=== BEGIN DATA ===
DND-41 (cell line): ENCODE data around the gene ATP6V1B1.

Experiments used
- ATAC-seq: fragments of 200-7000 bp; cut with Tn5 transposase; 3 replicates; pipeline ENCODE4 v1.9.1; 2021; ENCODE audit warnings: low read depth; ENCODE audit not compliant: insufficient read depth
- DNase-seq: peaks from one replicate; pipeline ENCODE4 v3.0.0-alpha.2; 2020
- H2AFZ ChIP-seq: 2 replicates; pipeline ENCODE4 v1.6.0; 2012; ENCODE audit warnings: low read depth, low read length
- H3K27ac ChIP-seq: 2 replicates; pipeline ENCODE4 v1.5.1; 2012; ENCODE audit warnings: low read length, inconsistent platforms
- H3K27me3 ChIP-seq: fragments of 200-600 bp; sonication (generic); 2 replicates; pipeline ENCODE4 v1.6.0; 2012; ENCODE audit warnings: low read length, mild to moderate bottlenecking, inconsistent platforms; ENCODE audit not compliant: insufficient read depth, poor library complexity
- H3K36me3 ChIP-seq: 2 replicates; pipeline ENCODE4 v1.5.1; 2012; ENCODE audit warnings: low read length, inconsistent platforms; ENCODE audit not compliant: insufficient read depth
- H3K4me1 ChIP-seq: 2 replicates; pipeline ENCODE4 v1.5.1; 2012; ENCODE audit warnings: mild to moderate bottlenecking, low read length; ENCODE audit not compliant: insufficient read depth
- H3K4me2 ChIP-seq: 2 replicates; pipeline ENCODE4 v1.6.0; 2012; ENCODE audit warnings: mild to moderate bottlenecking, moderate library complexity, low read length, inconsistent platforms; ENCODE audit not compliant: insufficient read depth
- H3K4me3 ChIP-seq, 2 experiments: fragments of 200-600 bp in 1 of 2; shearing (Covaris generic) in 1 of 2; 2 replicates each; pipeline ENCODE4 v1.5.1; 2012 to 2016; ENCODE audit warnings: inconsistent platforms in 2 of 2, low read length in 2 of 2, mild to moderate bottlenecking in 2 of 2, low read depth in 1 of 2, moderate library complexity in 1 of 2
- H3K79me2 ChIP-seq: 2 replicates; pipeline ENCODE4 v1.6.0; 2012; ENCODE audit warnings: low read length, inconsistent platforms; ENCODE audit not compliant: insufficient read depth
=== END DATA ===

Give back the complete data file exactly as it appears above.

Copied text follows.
DND-41 (cell line): ENCODE data around the gene ATP6V1B1.

Experiments used
- ATAC-seq: fragments of 200-7000 bp; cut with Tn5 transposase; 3 replicates; pipeline ENCODE4 v1.9.1; 2021; ENCODE audit warnings: low read depth; ENCODE audit not compliant: insufficient read depth
- DNase-seq: peaks from one replicate; pipeline ENCODE4 v3.0.0-alpha.2; 2020
- H2AFZ ChIP-seq: 2 replicates; pipeline ENCODE4 v1.6.0; 2012; ENCODE audit warnings: low read depth, low read length
- H3K27ac ChIP-seq: 2 replicates; pipeline ENCODE4 v1.5.1; 2012; ENCODE audit warnings: low read length, inconsistent platforms
- H3K27me3 ChIP-seq: fragments of 200-600 bp; sonication (generic); 2 replicates; pipeline ENCODE4 v1.6.0; 2012; ENCODE audit warnings: low read length, mild to moderate bottlenecking, inconsistent platforms; ENCODE audit not compliant: insufficient read depth, poor library complexity
- H3K36me3 ChIP-seq: 2 replicates; pipeline ENCODE4 v1.5.1; 2012; ENCODE audit warnings: low read length, inconsistent platforms; ENCODE audit not compliant: insufficient read depth
- H3K4me1 ChIP-seq: 2 replicates; pipeline ENCODE4 v1.5.1; 2012; ENCODE audit warnings: mild to moderate bottlenecking, low read length; ENCODE audit not compliant: insufficient read depth
- H3K4me2 ChIP-seq: 2 replicates; pipeline ENCODE4 v1.6.0; 2012; ENCODE audit warnings: mild to moderate bottlenecking, moderate library complexity, low read length, inconsistent platforms; ENCODE audit not compliant: insufficient read depth
- H3K4me3 ChIP-seq, 2 experiments: fragments of 200-600 bp in 1 of 2; shearing (Covaris generic) in 1 of 2; 2 replicates each; pipeline ENCODE4 v1.5.1; 2012 to 2016; ENCODE audit warnings: inconsistent platforms in 2 of 2, low read length in 2 of 2, mild to moderate bottlenecking in 2 of 2, low read depth in 1 of 2, moderate library complexity in 1 of 2
- H3K79me2 ChIP-seq: 2 replicates; pipeline ENCODE4 v1.6.0; 2012; ENCODE audit warnings: low read length, inconsistent platforms; ENCODE audit not compliant: insufficient read depth